The future of award charts and elite benefits: Discussing Star Alliance with its loyalty director

Sep 1, 2021

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Loyalty is a bit complex in the airline world.

In addition to running their own frequent flyer programs, many airlines also participate in airline alliances, which offer additional benefits for passengers. These include making flight connections easier, allowing you to earn miles across more airlines, providing frequent flyers an additional suite of elite perks and much more. So, rather than being loyal to a single airline, travelers are encouraged to be loyal to an entire alliance of airlines.

We recently sat down with Renato Ramos, Loyalty Director at Star Alliance, to discuss Star Alliance’s loyalty strategy and its future.

Star Alliance is the oldest and largest of the three major airline alliances, with member airlines ranging from United Airlines to Lufthansa to Singapore Airlines, among about two dozen others. Our conversation covered topics ranging from alliance-wide elite benefits to round-the-world tickets to award pricing and availability.

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Expect more Star Alliance branded lounges

Whenever you fly on a Star Alliance carrier and are eligible for lounge access, you can usually visit other lounges in the Star Alliance network — not just the one operated by your carrier. In addition to individual member airlines’ lounges, such as United Clubs, Star Alliance offers a small set of Star Alliance branded lounges.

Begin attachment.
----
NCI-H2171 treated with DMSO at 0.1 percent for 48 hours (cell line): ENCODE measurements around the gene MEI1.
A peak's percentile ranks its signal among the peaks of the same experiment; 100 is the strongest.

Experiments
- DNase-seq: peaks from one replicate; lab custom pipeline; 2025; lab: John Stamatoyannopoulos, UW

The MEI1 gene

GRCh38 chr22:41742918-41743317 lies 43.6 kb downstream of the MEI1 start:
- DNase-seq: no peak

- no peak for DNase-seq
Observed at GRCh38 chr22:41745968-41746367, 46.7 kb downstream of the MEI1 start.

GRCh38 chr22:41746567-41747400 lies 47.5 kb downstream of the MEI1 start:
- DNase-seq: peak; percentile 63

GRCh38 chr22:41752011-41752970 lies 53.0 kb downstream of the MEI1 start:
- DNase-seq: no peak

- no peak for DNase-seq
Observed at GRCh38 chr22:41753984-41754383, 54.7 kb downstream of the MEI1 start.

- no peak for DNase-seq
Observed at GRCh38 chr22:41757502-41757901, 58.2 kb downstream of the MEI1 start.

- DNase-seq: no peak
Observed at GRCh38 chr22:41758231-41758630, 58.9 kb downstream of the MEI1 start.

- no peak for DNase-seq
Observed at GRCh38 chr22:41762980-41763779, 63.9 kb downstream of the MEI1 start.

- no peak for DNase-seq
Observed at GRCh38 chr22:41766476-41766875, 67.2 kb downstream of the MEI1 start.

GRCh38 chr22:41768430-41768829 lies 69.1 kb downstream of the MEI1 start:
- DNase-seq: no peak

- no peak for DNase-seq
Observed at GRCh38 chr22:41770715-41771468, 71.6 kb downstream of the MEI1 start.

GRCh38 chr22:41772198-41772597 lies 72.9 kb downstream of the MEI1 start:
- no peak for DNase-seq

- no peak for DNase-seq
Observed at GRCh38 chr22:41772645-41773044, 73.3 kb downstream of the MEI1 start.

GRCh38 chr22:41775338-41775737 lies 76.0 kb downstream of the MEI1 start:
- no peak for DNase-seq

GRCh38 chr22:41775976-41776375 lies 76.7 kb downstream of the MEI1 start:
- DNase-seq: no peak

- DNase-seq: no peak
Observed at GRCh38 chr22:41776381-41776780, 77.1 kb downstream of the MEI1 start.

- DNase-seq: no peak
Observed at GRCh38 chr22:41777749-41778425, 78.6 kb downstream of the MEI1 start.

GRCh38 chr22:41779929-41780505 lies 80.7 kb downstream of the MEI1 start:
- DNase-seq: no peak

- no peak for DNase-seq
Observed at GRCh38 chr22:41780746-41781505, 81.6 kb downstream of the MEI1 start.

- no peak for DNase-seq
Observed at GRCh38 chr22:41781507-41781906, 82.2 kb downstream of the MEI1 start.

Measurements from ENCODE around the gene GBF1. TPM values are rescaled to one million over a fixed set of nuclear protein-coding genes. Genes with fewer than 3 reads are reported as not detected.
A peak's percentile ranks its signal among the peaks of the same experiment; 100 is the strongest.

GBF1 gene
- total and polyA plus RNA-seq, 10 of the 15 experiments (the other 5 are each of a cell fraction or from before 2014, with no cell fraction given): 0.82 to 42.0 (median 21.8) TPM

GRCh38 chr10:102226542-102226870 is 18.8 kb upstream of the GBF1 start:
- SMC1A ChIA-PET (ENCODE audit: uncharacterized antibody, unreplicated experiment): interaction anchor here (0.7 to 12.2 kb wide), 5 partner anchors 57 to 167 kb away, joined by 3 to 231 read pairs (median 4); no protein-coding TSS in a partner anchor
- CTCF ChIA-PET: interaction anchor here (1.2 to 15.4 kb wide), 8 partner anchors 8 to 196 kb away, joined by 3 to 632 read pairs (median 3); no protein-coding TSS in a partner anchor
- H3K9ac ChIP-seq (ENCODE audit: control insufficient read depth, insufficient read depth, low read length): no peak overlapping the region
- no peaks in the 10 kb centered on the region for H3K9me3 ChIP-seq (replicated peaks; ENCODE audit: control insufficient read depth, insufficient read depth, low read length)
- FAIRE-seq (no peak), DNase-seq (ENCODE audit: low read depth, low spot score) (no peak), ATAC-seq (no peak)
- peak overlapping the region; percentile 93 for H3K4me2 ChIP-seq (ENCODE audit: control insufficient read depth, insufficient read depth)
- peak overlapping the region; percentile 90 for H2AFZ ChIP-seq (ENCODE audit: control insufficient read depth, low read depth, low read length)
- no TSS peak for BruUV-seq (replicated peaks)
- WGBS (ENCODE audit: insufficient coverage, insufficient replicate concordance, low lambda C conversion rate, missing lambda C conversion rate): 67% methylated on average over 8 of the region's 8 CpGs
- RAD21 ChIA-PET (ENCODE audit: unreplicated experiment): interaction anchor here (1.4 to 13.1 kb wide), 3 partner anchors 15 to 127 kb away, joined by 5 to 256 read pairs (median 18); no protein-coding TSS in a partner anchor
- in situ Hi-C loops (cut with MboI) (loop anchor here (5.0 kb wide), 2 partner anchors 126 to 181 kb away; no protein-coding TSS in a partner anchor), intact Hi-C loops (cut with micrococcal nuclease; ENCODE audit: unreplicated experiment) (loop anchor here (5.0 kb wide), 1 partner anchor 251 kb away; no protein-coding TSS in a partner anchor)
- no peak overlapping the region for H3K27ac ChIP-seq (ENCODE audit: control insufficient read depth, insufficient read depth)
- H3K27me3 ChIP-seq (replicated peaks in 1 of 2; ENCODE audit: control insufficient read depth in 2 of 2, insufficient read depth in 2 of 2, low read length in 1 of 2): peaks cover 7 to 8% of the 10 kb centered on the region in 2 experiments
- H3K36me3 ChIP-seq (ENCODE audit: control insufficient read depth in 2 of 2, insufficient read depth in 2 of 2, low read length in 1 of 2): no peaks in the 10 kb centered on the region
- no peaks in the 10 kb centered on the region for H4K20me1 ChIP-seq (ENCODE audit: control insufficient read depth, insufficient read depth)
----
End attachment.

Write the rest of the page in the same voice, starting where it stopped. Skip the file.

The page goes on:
The idea of alliance-branded lounges is to offer them where no airline has a big enough presence to justify operating its own lounge but the alliance collectively offers a lot of member flights there.

Star Alliance operates more alliance branded lounges than either of the other major alliances. You can currently find its branded lounges in Amsterdam (AMS), Rome (FCO), Rio de Janeiro (GIG), Buenos Aires (EZE), Paris (CDG) and Los Angeles (LAX).

Star Alliance Lounge LAX
(Photo by Ravi Ghelani/The Points Guy)

While Ramos didn’t have any future potential airport locations to share, he did say that he expects a bigger push for alliance-branded lounges moving forward. With airlines making dramatic cuts to their route networks due to the pandemic — many of which will be longer-term — Ramos believes that there will be a greater need for these lounges.

Individual airline lounges that were financially justifiable before the pandemic may no longer be so. Individual lounges are costly for airlines to operate so it would make more sense to consolidate them at some airports.